Here's how it works. The Doctor, being a time lord, can regenerate upon dying into a brand new form but only a limit of 12 times. So upon his 13th incarnation, once he dies that's it, it's all over. So upon the end of his life, the 13th Doctor realised that once he died, he would be condemned to an eternity in the foulest pit of Hell because some time either when he was Paul McGann or Christopher Ecclestone, he committed multiple genocide, in that he eradicated in all realities both the time lords and the Daleks, thus bringing the Time War to an end. He then spent the rest of his time as Christopher Ecclestone, David Tennant, Matt Smith, and two other folks trying to save people from horrible monsters and situations and generally being an all round good egg. Unfortunately this is not enough so he navigates the TARDIS through the timey wimey ball and parks up in Sigil, The Planes to find Ravel to make himself immortal so that he won't suffer forever for this. This is not without precedent, as in the (rather execrable and entirely typical of Russell T. Davies) 2010 episode "The End of Time" the Master was resurrected.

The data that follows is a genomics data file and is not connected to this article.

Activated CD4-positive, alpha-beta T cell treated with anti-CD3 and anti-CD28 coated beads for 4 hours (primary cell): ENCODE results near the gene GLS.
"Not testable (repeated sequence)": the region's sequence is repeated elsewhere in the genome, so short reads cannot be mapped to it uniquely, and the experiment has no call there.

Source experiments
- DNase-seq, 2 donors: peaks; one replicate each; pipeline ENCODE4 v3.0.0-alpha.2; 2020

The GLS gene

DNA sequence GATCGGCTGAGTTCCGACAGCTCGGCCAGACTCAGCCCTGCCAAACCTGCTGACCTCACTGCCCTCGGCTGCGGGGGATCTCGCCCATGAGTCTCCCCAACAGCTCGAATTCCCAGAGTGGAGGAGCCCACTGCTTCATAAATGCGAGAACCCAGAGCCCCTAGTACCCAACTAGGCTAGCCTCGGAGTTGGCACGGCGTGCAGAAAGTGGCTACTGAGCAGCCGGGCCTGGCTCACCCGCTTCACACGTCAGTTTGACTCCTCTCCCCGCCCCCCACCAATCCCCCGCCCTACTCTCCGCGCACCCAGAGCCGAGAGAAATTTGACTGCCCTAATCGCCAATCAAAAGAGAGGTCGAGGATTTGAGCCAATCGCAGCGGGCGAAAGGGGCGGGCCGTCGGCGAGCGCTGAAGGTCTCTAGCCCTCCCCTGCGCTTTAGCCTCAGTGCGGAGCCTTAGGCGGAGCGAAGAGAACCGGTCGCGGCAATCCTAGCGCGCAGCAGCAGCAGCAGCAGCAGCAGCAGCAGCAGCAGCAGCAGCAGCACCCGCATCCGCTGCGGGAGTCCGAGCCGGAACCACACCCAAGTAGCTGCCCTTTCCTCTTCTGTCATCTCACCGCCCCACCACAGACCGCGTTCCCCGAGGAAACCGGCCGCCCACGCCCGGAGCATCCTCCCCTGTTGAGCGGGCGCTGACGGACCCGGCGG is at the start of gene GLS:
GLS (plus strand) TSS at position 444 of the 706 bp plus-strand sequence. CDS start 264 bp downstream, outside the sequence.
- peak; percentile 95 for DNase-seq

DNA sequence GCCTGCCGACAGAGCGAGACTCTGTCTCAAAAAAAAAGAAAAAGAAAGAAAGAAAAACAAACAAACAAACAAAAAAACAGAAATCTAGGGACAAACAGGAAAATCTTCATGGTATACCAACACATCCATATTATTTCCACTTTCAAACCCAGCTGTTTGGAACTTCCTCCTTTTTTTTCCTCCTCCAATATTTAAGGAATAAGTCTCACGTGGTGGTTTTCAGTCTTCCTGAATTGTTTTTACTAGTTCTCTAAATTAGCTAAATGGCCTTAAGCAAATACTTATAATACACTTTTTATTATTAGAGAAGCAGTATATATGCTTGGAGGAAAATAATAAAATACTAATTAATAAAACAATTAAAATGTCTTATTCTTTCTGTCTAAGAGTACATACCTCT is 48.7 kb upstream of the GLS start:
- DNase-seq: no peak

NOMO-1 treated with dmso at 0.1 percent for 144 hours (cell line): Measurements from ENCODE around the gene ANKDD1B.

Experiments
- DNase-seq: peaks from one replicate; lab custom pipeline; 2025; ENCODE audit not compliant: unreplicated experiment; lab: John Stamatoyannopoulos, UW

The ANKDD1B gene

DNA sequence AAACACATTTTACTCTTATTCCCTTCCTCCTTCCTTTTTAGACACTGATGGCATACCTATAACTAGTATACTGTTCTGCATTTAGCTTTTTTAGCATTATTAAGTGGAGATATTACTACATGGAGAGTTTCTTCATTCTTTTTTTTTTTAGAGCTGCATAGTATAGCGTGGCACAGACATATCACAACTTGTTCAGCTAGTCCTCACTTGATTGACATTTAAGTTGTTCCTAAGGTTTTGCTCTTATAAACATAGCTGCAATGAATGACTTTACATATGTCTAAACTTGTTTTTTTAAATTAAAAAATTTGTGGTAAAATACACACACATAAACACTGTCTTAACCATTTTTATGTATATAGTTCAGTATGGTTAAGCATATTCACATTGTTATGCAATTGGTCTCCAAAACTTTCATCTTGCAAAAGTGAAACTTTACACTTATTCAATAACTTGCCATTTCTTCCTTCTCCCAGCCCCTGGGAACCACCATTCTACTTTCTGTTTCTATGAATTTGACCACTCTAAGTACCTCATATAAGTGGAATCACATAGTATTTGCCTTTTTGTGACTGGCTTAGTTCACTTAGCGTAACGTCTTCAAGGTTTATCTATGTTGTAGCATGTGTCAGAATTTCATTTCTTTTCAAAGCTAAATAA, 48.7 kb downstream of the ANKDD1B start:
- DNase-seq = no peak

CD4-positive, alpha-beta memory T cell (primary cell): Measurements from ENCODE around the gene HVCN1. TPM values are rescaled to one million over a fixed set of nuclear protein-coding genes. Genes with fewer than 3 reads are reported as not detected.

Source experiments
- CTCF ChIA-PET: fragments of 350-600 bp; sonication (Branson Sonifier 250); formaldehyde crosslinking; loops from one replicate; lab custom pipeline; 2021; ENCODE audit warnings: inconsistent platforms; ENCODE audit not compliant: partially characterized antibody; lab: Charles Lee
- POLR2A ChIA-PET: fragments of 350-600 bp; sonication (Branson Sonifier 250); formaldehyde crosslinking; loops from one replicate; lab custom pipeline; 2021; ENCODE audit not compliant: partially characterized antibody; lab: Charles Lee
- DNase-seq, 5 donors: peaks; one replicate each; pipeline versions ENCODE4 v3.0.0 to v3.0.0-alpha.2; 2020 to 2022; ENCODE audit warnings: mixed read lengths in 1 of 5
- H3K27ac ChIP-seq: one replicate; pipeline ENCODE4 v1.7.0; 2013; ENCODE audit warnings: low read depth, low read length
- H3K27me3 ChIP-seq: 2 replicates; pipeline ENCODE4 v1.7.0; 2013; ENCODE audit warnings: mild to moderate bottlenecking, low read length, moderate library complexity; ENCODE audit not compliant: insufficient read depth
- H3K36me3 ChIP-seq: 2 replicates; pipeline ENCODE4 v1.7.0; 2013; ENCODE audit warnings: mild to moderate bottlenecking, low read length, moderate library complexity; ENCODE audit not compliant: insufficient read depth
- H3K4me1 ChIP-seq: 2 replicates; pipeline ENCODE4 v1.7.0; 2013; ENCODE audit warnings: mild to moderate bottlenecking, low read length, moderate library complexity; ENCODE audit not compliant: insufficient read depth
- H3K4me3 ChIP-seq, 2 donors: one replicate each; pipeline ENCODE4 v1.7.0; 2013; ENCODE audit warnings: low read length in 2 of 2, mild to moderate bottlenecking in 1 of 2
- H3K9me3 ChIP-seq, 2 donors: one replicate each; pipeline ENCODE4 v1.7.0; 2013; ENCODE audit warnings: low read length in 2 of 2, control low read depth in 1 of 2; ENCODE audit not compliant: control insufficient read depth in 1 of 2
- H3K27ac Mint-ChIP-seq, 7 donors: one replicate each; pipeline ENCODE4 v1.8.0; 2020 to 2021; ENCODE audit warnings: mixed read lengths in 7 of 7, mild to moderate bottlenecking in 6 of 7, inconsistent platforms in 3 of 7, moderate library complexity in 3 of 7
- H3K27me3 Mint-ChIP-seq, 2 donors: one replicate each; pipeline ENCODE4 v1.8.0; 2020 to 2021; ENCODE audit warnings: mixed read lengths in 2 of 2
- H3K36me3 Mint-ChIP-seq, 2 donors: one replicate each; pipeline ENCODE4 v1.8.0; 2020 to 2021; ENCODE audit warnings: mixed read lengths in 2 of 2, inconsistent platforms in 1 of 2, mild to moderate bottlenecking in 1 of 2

It should be mentioned that time lords, when approaching the end of their final lifetime, start to literally decompose alive, as shown in the 1976 episode "The Deadly Assassin" where we see the Master as little more than a grey-skinned walking corpse at the end of his final incarnation. This explains why The Nameless One not only looks nothing like the Doctor but also has grey skin, a smell of death about him, scars on his scars, and walks like both his hips are broken.